The FSP Hydro PTM 750W features pretty good build quality. The surface of the power supply unit is pleasant to touch, but it is not likely to leave any fingerprints on it. The gaps between panel connections are small and even. Most importantly, there are no sharp edges around the product. The external build quality boosts my confidence, and hopefully this product will also have good internal build quality.
The voltage specification label for the FSP Hydro PTM 750W can be found on the top panel. There are two main virtual rails. Up to 20A can be delivered via the +3.3V rail for a total of 66W. The +5V rail can also deliver 20A, which is 100W. The total combined output for the +3.3V and +5V rail is 120W. In other words, your power allocation combination must fall within the limits of the listed specifications. Meanwhile, a single powerful +12V rail delivers up to 62.5A (750W) to reduce operating overhead compared to multiple +12V rails. Overall, the combined power output for the whole Hydro PTM 750W is 750W. Again, your power distribution in your system must fall within the limits provided -- it must not exceed 66W on the +3.3V rail, 100W on the +5V rail and 120W combined for both, 750W on the +12V rail, and 750W combined between all the positive rails. Normally, users will not need to worry about those configurations, since most of the use cases have already been considered by the engineers of FSP. Generally speaking, the power distribution of this product is fairly reasonable for a 750W power supply unit.
The FSP Hydro PTM 750W is 80 Plus Platinum certified, which means it is certified to be at least 90%, 92%, 89% efficient at 20%, 50%, and 100% load, respectively. There is a higher certification at press time, which is 80 Plus Titanium, though I personally think the 80 Plus Platinum is good enough for most users.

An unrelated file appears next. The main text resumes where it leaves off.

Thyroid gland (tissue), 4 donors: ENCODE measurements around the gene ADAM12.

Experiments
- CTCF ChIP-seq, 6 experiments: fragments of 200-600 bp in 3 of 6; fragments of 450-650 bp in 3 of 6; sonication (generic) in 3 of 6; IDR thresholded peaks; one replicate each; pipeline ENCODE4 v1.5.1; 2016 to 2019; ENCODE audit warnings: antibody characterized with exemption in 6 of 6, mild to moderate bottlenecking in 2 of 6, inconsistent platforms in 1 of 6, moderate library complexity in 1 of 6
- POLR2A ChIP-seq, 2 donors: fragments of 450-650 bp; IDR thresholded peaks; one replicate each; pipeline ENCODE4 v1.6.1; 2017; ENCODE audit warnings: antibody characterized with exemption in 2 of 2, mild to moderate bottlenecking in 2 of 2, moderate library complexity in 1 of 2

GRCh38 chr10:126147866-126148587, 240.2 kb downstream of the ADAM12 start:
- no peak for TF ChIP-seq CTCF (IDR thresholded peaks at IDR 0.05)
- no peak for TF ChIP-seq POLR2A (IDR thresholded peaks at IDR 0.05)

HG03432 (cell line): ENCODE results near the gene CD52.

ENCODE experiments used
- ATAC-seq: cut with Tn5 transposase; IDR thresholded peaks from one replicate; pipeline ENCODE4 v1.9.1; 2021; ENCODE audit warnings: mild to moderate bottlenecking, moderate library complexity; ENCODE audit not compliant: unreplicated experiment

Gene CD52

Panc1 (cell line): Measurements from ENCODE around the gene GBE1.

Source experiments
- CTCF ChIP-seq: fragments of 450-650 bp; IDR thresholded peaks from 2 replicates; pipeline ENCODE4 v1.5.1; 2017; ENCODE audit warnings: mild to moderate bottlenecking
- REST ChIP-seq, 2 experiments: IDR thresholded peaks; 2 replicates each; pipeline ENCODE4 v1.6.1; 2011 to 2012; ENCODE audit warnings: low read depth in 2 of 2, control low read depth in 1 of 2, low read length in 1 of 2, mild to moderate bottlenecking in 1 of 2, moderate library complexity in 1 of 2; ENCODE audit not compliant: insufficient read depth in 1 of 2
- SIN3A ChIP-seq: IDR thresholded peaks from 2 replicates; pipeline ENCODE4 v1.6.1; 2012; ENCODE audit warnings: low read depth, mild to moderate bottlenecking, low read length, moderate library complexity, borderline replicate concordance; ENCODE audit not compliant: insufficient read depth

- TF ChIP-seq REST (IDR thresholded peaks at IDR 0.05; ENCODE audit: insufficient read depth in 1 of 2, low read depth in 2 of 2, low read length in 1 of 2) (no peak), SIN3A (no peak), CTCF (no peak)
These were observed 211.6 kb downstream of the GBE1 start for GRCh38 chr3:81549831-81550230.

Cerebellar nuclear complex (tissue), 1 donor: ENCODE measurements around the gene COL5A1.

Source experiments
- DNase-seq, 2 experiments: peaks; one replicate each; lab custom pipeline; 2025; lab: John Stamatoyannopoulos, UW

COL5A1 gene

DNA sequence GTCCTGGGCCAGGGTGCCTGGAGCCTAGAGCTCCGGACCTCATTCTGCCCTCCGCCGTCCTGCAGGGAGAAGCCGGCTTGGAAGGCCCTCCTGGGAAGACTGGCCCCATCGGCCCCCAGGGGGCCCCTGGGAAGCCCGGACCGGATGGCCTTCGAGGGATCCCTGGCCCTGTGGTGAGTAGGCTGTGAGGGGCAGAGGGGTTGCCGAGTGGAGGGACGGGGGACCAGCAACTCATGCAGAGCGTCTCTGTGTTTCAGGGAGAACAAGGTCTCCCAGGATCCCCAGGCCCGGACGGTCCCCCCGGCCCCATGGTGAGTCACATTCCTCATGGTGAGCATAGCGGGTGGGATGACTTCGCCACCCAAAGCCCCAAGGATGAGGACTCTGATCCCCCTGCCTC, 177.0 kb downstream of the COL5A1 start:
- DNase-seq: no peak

Out of box, we have eleven modular cables, and one power cable coming with the FSP Hydro PTM 750W. The modular cables are generally easy to bend. The flat cables are flexible enough to allow easy cable management in a desktop computer. As for current handling, these wires are 18AWG, which are high enough in this context.
The following modular cables are included out of the box:
- 1x ATX 20+4 pin, 60.0cm
- 2x ATX/EPS 4+4 pin, 70.0cm
- 3x PCIe 6+2 pin, 2 connectors each, 50.0cm to first connector, 15.0cm spacing thereafter
- 2x SATA, 4 connectors each, 50.0cm to first connector, 15.0cm spacing thereafter
- 2x SATA/Molex, 2 SATA and 2 Molex each, 50.0cm to first connector, 15.0cm spacing thereafter
- 1x SATA/Molex/Floppy, 2 SATA, 1 Molex, 1 floppy, 50.0cm to first connector, 15.0cm spacing thereafter
These are measurements I have made. Most users should have no problems with installing FSP's Hydro PTM 750W, even if your case has a bottom power supply mount. 50cm is the general standard, and this PSU has exceeded it on all counts. In terms of color, all the cables are black.
1. Introduction, Packaging, Specifications
2. Physical Look - Outside
3. Physical Look - Inside
4. Minor Tests and Conclusion